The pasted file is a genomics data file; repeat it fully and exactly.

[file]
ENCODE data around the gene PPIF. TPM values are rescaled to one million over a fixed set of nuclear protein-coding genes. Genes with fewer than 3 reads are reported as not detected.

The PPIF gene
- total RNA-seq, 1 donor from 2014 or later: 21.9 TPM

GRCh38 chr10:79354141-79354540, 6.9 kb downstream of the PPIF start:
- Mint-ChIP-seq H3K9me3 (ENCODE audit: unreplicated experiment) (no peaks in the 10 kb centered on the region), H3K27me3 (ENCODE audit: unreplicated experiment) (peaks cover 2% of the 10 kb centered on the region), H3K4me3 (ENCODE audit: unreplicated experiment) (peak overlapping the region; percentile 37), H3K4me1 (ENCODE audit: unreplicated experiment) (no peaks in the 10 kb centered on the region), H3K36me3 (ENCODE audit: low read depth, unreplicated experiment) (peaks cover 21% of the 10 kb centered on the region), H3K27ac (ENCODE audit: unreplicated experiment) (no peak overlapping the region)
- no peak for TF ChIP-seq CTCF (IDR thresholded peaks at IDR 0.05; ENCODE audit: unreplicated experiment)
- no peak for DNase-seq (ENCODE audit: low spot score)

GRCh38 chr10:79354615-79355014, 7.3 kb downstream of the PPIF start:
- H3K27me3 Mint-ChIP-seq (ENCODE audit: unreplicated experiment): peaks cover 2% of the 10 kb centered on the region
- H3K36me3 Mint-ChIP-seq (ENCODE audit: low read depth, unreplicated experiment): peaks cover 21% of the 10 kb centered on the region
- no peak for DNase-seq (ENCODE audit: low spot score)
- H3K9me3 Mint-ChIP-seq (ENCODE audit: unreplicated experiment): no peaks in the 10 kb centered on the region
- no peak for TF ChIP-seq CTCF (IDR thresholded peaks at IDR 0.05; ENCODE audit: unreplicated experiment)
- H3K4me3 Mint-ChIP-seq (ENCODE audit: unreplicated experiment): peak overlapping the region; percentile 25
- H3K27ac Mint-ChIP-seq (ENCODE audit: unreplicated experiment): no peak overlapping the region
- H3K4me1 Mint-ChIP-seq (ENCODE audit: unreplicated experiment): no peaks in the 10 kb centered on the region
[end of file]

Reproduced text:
ENCODE data around the gene PPIF. TPM values are rescaled to one million over a fixed set of nuclear protein-coding genes. Genes with fewer than 3 reads are reported as not detected.

The PPIF gene
- total RNA-seq, 1 donor from 2014 or later: 21.9 TPM

GRCh38 chr10:79354141-79354540, 6.9 kb downstream of the PPIF start:
- Mint-ChIP-seq H3K9me3 (ENCODE audit: unreplicated experiment) (no peaks in the 10 kb centered on the region), H3K27me3 (ENCODE audit: unreplicated experiment) (peaks cover 2% of the 10 kb centered on the region), H3K4me3 (ENCODE audit: unreplicated experiment) (peak overlapping the region; percentile 37), H3K4me1 (ENCODE audit: unreplicated experiment) (no peaks in the 10 kb centered on the region), H3K36me3 (ENCODE audit: low read depth, unreplicated experiment) (peaks cover 21% of the 10 kb centered on the region), H3K27ac (ENCODE audit: unreplicated experiment) (no peak overlapping the region)
- no peak for TF ChIP-seq CTCF (IDR thresholded peaks at IDR 0.05; ENCODE audit: unreplicated experiment)
- no peak for DNase-seq (ENCODE audit: low spot score)

GRCh38 chr10:79354615-79355014, 7.3 kb downstream of the PPIF start:
- H3K27me3 Mint-ChIP-seq (ENCODE audit: unreplicated experiment): peaks cover 2% of the 10 kb centered on the region
- H3K36me3 Mint-ChIP-seq (ENCODE audit: low read depth, unreplicated experiment): peaks cover 21% of the 10 kb centered on the region
- no peak for DNase-seq (ENCODE audit: low spot score)
- H3K9me3 Mint-ChIP-seq (ENCODE audit: unreplicated experiment): no peaks in the 10 kb centered on the region
- no peak for TF ChIP-seq CTCF (IDR thresholded peaks at IDR 0.05; ENCODE audit: unreplicated experiment)
- H3K4me3 Mint-ChIP-seq (ENCODE audit: unreplicated experiment): peak overlapping the region; percentile 25
- H3K27ac Mint-ChIP-seq (ENCODE audit: unreplicated experiment): no peak overlapping the region
- H3K4me1 Mint-ChIP-seq (ENCODE audit: unreplicated experiment): no peaks in the 10 kb centered on the region